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and consequently the viceregal court was quite un-
prepared for resistance. The signal was given by a
pistol shot from Ribeiro, and each conspirator went
to his appointed place to accomplish his appointed
task. Dom Miguel de Almeida overpowered the
German guards of the palace without any difficult)-,
and Dom Jorge de Mello and Dom Estevao da Cunha
were equally successful with the Spanish guards.
The third party, under the leadership of Ribeiro,
forced their way into the palace, and moved towards
the apartments of the hated Secretary of State, Miguel
de Vasconcellos. On their way they met Francisco
de Soares de Albergaria, the " Corregidor Civil," or
civil judge, who, in answer to their cries of " Long live
the Duke of Braganza!" shouted "Long live the King
of Spain and Portugal!" and was then immediately
shot. They next came across Antonio Correa, the
secretary's chief clerk, whose insolence had almost
rivalled his master's, and Antonio de Menczcs struck
him down with his poniard and severely wounded
him. At last they reached the apartments of the
secretary, whom they discovered hidden in a cupboard
under a mass of papers. The trembling wretch was
dragged from his concealment, and shot by Dom
Rodrigo de S^. All parties now rushed to the part
of the palace inhabited by the Duchess of Mantua,
whom they found with the Archbishop of Braga.
The princess was no coward, and boldly faced the
conspirators, but she was informed by Dom Carlos de
Noronha that she was a prisoner, and the life of the
Archbishop of Braga, who attempted to cut his way

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i i c^ S


through his opponents, was with difficulty saved by
Dom Miguel de Almeida.

These successes in the palace were followed by
equal successes in the city of Lisbon. The populace
of all classes detested the Spanish domination ; they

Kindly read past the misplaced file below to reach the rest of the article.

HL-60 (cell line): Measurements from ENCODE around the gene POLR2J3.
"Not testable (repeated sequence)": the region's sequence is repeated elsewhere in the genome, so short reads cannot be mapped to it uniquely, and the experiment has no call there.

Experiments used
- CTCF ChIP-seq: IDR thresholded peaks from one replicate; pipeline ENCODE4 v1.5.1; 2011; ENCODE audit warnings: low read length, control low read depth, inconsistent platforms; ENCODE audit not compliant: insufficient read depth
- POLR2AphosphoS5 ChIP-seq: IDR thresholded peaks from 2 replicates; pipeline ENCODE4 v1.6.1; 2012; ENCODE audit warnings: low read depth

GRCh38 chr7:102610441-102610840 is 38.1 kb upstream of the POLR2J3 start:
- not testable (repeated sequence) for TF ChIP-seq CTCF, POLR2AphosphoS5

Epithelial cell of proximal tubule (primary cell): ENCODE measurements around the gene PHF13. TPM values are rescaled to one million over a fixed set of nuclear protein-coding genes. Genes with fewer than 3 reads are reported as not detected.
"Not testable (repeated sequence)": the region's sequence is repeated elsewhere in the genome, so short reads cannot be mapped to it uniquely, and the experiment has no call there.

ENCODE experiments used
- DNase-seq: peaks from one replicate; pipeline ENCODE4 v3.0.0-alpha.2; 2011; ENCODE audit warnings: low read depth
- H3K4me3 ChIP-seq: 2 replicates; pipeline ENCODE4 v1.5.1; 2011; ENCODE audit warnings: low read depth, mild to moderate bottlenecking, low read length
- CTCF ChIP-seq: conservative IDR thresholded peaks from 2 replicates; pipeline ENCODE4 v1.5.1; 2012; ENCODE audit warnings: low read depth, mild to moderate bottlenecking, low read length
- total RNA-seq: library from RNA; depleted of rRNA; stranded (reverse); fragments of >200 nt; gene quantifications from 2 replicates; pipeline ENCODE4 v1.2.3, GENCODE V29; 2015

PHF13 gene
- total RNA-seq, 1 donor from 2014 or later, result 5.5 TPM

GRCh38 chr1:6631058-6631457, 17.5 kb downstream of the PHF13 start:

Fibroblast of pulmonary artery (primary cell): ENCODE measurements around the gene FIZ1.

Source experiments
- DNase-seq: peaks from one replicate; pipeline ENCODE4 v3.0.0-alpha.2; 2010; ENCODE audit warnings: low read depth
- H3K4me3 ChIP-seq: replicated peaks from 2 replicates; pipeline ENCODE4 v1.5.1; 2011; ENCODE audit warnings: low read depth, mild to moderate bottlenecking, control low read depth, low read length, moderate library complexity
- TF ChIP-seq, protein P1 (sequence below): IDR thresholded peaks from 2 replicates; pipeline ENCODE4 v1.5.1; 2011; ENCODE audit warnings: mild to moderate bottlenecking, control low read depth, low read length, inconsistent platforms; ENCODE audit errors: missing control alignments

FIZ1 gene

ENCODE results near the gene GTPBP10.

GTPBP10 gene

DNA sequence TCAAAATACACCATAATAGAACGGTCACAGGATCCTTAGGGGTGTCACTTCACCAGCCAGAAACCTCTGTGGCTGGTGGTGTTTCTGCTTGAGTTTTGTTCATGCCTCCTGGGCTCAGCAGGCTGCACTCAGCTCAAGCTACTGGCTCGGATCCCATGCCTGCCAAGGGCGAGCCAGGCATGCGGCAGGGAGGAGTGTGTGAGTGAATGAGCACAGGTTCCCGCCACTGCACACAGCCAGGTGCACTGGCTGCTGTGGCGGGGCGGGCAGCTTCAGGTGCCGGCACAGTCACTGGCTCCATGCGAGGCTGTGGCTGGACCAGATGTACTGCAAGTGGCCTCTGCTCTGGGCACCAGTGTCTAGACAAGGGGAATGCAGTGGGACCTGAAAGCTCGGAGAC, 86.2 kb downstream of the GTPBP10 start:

rose in a body, armed themselves as best they could,
and arrested every Spaniard they could find from the
Marquis de la Puebla to the naval officers on shore
from the Spanish vessels lying in the Tagus. Dom
Antonio de Saldanha, as previously arranged, entered
the Relacdo, or High Court of Justice, and informed
the judges of the revolution, and the president, Gon-
galo de Sousa, immediately began to pronounce his
decrees in the name of King John IV., instead of
King Philip III. Dom Gaston de Coutinho set free
all the political prisoners, and some young men rowed
off to the three Spanish galleons in the port, and
easily obtained possession of them, since most of their
officers had already been arrested on shore. There
remained only the citadel, or castle, of St. George,
garrisoned by a strong Spanish force under Don
Luiz de Campo. This important post was obtained
by a stratagem of Dom Antonio de Almada, who forced
the Duchess of Mantua to sign an order for its sur-
render by a threat to assassinate all the Spanish
prisoners already taken, and the order was willingly
obeyed by the timorous governor. The conspirators
then as.sembled in the palace, and amidst the shouts
of the populace, the Archbishop of Lisbon was pro-
claimed Licutcnant-General of the kingdom, with
Dom Miguel de Almeida, Dom Pedro de Mendonqa
Furtado, and Dom Antonio de Almada as councillors


of state. The new government sent off expresses in
all directions to announce the news of the successful
revolution, and obtained peaceable possession of all